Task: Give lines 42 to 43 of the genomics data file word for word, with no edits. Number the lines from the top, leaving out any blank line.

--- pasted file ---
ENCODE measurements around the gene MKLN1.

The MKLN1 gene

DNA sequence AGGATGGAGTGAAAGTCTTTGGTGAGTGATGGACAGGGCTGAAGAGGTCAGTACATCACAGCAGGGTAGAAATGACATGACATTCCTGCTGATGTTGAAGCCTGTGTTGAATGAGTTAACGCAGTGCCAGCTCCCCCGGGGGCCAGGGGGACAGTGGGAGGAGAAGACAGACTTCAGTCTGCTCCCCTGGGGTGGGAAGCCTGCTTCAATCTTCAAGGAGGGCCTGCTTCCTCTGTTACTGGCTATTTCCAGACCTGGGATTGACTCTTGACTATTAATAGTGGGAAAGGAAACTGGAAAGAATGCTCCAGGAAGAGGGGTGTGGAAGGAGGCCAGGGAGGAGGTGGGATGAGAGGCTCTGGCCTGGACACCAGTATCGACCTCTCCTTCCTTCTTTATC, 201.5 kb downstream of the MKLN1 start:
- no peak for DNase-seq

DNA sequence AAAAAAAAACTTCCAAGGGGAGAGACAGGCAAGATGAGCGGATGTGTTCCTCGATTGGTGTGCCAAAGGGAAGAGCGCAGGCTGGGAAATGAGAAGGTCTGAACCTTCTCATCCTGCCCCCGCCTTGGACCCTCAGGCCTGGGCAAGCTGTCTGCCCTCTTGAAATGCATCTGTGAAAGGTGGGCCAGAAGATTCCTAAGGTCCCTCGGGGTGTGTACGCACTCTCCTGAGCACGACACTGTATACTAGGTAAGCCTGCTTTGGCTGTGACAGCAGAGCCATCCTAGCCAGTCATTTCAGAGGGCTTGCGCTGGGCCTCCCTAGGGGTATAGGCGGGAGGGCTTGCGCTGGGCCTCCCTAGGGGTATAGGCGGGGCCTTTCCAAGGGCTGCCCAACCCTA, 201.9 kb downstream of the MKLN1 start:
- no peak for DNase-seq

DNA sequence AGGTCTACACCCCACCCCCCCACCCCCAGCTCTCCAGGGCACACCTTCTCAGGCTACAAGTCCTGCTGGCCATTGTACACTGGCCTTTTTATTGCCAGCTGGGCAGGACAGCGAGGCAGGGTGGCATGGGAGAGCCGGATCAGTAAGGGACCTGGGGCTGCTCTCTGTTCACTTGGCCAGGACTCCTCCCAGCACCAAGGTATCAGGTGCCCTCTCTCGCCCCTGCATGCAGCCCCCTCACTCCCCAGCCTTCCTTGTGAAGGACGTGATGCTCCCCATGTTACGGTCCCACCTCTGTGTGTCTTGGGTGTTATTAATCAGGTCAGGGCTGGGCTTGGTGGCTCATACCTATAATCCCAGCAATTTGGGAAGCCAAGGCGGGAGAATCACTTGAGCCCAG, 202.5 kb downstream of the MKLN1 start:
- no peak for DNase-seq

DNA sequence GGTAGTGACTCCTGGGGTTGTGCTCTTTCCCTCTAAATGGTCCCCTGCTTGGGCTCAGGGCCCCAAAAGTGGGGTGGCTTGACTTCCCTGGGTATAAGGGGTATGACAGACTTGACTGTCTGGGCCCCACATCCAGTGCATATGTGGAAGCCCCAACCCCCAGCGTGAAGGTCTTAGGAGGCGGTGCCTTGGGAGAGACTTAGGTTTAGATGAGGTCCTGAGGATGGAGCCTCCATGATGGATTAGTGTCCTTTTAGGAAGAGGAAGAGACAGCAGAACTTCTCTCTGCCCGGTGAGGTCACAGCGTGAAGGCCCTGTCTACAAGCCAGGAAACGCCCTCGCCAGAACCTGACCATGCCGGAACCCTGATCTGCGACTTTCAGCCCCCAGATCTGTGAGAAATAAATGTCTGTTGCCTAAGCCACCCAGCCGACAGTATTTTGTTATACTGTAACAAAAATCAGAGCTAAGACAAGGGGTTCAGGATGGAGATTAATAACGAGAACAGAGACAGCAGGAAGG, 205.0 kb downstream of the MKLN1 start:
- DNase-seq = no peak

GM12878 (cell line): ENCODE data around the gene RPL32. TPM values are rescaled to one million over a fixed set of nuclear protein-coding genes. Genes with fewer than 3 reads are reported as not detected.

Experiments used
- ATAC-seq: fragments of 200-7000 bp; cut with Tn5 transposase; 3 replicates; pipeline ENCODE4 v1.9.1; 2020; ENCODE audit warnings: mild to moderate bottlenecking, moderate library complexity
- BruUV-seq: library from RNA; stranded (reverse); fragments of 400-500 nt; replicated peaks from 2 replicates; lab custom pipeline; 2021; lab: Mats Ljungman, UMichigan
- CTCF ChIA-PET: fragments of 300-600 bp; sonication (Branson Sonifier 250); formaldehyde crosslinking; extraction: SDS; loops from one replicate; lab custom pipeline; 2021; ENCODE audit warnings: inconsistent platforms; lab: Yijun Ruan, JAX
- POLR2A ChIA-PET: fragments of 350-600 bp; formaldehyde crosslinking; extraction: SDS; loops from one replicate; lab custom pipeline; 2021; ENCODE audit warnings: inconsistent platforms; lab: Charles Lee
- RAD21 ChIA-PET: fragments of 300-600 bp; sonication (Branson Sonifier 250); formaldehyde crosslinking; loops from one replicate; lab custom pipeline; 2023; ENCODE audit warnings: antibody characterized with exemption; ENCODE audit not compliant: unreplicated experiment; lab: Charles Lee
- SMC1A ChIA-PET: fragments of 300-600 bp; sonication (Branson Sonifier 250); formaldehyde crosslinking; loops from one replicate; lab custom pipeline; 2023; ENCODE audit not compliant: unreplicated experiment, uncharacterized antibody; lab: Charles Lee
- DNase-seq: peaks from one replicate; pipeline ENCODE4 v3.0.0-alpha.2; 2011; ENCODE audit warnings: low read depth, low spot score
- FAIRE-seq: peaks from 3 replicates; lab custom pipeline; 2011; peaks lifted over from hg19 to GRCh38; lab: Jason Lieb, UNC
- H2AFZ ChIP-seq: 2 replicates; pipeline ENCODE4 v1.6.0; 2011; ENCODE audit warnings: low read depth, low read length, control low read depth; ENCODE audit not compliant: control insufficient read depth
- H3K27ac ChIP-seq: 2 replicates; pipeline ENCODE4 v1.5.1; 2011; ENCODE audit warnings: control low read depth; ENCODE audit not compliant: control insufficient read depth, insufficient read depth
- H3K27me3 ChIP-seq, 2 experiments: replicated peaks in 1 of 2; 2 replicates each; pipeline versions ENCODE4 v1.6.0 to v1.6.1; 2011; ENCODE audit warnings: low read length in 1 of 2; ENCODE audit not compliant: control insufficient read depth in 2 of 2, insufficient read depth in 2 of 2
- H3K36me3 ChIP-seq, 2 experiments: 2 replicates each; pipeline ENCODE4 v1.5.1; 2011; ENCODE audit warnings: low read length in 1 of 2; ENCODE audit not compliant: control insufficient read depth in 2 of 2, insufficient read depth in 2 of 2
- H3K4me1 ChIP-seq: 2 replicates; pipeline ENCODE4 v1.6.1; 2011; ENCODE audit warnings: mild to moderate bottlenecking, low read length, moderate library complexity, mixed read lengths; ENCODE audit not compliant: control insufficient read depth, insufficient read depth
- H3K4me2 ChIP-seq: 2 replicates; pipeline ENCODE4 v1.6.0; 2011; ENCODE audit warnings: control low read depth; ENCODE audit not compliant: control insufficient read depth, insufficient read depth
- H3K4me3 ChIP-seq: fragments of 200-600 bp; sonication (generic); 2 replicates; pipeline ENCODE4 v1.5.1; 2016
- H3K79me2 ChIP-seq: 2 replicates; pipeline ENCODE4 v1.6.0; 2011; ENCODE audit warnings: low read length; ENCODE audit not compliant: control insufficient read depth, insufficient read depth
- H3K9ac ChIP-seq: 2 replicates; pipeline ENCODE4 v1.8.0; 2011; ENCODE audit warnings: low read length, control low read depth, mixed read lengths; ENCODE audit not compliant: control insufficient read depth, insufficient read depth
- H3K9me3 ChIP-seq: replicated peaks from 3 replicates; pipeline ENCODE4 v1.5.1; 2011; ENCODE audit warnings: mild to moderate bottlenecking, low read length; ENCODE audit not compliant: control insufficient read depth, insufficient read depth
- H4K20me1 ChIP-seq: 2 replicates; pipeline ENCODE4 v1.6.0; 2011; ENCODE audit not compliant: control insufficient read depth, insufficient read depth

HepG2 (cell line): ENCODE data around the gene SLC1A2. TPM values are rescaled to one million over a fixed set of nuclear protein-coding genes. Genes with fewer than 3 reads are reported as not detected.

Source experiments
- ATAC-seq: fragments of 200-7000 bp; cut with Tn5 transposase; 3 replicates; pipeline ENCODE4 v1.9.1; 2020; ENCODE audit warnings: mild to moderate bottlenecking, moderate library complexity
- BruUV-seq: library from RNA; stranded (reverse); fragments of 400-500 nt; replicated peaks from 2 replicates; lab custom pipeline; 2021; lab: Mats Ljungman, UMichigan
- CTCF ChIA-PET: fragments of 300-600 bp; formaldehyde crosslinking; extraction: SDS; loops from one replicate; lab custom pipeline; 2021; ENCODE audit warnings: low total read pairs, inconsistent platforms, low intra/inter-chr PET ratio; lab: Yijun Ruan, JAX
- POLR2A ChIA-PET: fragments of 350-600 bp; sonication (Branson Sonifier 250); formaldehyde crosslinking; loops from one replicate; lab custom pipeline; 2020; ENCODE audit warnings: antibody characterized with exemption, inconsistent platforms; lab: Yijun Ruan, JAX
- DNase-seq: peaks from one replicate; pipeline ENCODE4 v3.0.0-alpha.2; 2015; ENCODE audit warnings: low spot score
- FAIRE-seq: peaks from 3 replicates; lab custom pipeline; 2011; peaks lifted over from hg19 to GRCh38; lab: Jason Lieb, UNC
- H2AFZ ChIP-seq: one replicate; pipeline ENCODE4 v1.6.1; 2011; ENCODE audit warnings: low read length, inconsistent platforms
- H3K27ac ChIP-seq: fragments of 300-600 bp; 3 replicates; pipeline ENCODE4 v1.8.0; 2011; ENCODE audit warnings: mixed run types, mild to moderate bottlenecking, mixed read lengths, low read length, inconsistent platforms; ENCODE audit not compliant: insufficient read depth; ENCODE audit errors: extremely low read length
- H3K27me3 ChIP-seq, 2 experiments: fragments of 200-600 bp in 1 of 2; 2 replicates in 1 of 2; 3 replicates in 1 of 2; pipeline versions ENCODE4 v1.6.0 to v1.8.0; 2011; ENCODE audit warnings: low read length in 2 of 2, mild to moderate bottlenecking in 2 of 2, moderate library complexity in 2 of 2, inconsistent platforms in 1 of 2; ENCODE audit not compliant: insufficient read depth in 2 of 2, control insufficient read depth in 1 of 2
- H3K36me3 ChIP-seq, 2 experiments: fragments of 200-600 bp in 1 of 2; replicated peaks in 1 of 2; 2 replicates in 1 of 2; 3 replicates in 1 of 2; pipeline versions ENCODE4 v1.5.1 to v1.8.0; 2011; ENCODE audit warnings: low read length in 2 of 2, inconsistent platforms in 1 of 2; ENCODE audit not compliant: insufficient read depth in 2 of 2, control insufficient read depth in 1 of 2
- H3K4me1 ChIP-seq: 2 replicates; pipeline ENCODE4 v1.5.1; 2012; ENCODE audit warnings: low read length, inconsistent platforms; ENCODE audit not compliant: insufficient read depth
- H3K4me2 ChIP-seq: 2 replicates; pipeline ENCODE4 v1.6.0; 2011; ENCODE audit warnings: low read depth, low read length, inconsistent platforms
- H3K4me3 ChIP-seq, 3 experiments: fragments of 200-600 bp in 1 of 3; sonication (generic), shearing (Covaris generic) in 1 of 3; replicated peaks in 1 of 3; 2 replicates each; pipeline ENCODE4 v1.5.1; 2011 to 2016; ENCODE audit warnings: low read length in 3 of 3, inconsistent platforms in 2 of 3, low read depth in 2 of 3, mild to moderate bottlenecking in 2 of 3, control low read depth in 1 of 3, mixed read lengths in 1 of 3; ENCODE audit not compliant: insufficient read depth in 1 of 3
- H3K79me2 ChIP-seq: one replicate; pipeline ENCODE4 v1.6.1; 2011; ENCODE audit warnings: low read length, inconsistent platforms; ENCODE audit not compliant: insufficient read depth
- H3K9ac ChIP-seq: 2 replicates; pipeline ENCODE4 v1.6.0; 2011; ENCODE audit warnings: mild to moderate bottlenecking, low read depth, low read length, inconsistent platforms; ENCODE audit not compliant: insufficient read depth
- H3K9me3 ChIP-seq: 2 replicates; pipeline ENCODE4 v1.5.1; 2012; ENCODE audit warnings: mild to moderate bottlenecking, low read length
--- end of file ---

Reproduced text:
- H3K27me3 ChIP-seq, 2 experiments: fragments of 200-600 bp in 1 of 2; 2 replicates in 1 of 2; 3 replicates in 1 of 2; pipeline versions ENCODE4 v1.6.0 to v1.8.0; 2011; ENCODE audit warnings: low read length in 2 of 2, mild to moderate bottlenecking in 2 of 2, moderate library complexity in 2 of 2, inconsistent platforms in 1 of 2; ENCODE audit not compliant: insufficient read depth in 2 of 2, control insufficient read depth in 1 of 2
- H3K36me3 ChIP-seq, 2 experiments: fragments of 200-600 bp in 1 of 2; replicated peaks in 1 of 2; 2 replicates in 1 of 2; 3 replicates in 1 of 2; pipeline versions ENCODE4 v1.5.1 to v1.8.0; 2011; ENCODE audit warnings: low read length in 2 of 2, inconsistent platforms in 1 of 2; ENCODE audit not compliant: insufficient read depth in 2 of 2, control insufficient read depth in 1 of 2